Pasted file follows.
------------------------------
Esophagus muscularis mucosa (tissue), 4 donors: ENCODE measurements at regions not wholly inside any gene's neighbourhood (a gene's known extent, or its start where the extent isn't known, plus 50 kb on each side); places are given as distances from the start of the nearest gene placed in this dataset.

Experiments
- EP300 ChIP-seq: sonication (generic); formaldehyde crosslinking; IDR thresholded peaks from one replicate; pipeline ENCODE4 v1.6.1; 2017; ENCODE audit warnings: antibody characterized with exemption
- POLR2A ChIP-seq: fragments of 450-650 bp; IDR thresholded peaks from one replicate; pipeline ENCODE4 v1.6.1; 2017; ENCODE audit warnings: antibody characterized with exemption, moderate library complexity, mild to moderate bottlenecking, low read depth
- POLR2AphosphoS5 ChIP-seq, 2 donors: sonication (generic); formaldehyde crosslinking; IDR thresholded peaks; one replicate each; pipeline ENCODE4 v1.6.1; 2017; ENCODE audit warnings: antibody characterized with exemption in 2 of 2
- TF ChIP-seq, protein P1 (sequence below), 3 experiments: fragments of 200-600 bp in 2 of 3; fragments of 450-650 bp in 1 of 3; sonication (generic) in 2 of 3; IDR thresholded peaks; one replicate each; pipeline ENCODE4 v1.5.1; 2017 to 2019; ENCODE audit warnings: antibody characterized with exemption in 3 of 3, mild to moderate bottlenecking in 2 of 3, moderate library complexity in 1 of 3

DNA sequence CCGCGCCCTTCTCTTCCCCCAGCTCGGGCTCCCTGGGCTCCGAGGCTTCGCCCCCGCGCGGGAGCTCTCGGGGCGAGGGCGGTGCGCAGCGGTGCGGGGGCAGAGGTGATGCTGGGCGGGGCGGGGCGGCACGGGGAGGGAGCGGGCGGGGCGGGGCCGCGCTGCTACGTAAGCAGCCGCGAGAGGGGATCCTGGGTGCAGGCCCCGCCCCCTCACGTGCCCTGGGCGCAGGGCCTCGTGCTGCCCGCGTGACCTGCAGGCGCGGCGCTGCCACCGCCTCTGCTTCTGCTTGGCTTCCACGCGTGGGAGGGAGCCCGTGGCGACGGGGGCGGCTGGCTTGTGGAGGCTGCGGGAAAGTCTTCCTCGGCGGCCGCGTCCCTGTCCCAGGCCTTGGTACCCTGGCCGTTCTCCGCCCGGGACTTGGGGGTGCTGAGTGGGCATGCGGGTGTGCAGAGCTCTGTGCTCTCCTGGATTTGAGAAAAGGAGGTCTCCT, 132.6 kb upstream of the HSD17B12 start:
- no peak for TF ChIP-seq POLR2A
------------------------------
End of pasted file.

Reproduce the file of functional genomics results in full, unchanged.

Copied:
Esophagus muscularis mucosa (tissue), 4 donors: ENCODE measurements at regions not wholly inside any gene's neighbourhood (a gene's known extent, or its start where the extent isn't known, plus 50 kb on each side); places are given as distances from the start of the nearest gene placed in this dataset.

Experiments
- EP300 ChIP-seq: sonication (generic); formaldehyde crosslinking; IDR thresholded peaks from one replicate; pipeline ENCODE4 v1.6.1; 2017; ENCODE audit warnings: antibody characterized with exemption
- POLR2A ChIP-seq: fragments of 450-650 bp; IDR thresholded peaks from one replicate; pipeline ENCODE4 v1.6.1; 2017; ENCODE audit warnings: antibody characterized with exemption, moderate library complexity, mild to moderate bottlenecking, low read depth
- POLR2AphosphoS5 ChIP-seq, 2 donors: sonication (generic); formaldehyde crosslinking; IDR thresholded peaks; one replicate each; pipeline ENCODE4 v1.6.1; 2017; ENCODE audit warnings: antibody characterized with exemption in 2 of 2
- TF ChIP-seq, protein P1 (sequence below), 3 experiments: fragments of 200-600 bp in 2 of 3; fragments of 450-650 bp in 1 of 3; sonication (generic) in 2 of 3; IDR thresholded peaks; one replicate each; pipeline ENCODE4 v1.5.1; 2017 to 2019; ENCODE audit warnings: antibody characterized with exemption in 3 of 3, mild to moderate bottlenecking in 2 of 3, moderate library complexity in 1 of 3

DNA sequence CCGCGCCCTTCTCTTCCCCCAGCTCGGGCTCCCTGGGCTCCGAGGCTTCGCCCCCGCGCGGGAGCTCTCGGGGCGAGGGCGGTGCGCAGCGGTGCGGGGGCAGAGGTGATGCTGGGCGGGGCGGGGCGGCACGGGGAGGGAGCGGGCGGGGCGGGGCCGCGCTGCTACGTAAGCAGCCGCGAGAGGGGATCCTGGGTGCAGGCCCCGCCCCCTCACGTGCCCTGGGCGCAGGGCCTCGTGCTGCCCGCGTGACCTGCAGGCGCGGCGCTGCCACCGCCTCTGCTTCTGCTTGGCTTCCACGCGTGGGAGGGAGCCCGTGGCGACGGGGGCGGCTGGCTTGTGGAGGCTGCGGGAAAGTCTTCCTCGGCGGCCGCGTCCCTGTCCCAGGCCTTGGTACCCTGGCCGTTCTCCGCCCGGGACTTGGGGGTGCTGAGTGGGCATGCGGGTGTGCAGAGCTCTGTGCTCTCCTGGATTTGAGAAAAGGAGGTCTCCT, 132.6 kb upstream of the HSD17B12 start:
- no peak for TF ChIP-seq POLR2A